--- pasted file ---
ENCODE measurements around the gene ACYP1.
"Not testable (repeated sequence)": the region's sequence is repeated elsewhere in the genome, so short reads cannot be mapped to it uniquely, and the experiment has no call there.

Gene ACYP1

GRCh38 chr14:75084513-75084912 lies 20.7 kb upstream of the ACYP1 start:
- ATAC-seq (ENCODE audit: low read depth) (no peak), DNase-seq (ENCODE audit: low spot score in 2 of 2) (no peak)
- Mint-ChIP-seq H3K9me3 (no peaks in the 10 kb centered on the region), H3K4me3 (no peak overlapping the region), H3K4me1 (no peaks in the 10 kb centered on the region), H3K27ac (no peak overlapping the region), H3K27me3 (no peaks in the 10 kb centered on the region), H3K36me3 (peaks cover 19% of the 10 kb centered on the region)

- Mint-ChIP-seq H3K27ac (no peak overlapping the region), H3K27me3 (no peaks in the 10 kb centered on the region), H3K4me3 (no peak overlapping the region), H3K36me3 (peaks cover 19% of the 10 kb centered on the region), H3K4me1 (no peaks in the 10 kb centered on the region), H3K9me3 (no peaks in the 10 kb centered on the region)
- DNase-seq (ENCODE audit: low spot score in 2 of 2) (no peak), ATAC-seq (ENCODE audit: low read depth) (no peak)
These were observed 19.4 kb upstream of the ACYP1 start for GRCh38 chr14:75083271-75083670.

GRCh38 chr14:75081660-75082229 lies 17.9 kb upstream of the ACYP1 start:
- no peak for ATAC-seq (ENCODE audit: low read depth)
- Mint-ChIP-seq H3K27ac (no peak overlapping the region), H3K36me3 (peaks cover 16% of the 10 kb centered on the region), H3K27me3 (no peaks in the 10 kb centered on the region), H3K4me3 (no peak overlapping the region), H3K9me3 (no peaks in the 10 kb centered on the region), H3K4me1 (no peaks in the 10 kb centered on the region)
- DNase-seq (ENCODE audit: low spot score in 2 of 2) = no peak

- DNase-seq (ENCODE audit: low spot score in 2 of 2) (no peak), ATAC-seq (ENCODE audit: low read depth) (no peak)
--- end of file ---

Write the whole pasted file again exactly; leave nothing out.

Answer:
ENCODE measurements around the gene ACYP1.
"Not testable (repeated sequence)": the region's sequence is repeated elsewhere in the genome, so short reads cannot be mapped to it uniquely, and the experiment has no call there.

Gene ACYP1

GRCh38 chr14:75084513-75084912 lies 20.7 kb upstream of the ACYP1 start:
- ATAC-seq (ENCODE audit: low read depth) (no peak), DNase-seq (ENCODE audit: low spot score in 2 of 2) (no peak)
- Mint-ChIP-seq H3K9me3 (no peaks in the 10 kb centered on the region), H3K4me3 (no peak overlapping the region), H3K4me1 (no peaks in the 10 kb centered on the region), H3K27ac (no peak overlapping the region), H3K27me3 (no peaks in the 10 kb centered on the region), H3K36me3 (peaks cover 19% of the 10 kb centered on the region)

- Mint-ChIP-seq H3K27ac (no peak overlapping the region), H3K27me3 (no peaks in the 10 kb centered on the region), H3K4me3 (no peak overlapping the region), H3K36me3 (peaks cover 19% of the 10 kb centered on the region), H3K4me1 (no peaks in the 10 kb centered on the region), H3K9me3 (no peaks in the 10 kb centered on the region)
- DNase-seq (ENCODE audit: low spot score in 2 of 2) (no peak), ATAC-seq (ENCODE audit: low read depth) (no peak)
These were observed 19.4 kb upstream of the ACYP1 start for GRCh38 chr14:75083271-75083670.

GRCh38 chr14:75081660-75082229 lies 17.9 kb upstream of the ACYP1 start:
- no peak for ATAC-seq (ENCODE audit: low read depth)
- Mint-ChIP-seq H3K27ac (no peak overlapping the region), H3K36me3 (peaks cover 16% of the 10 kb centered on the region), H3K27me3 (no peaks in the 10 kb centered on the region), H3K4me3 (no peak overlapping the region), H3K9me3 (no peaks in the 10 kb centered on the region), H3K4me1 (no peaks in the 10 kb centered on the region)
- DNase-seq (ENCODE audit: low spot score in 2 of 2) = no peak

- DNase-seq (ENCODE audit: low spot score in 2 of 2) (no peak), ATAC-seq (ENCODE audit: low read depth) (no peak)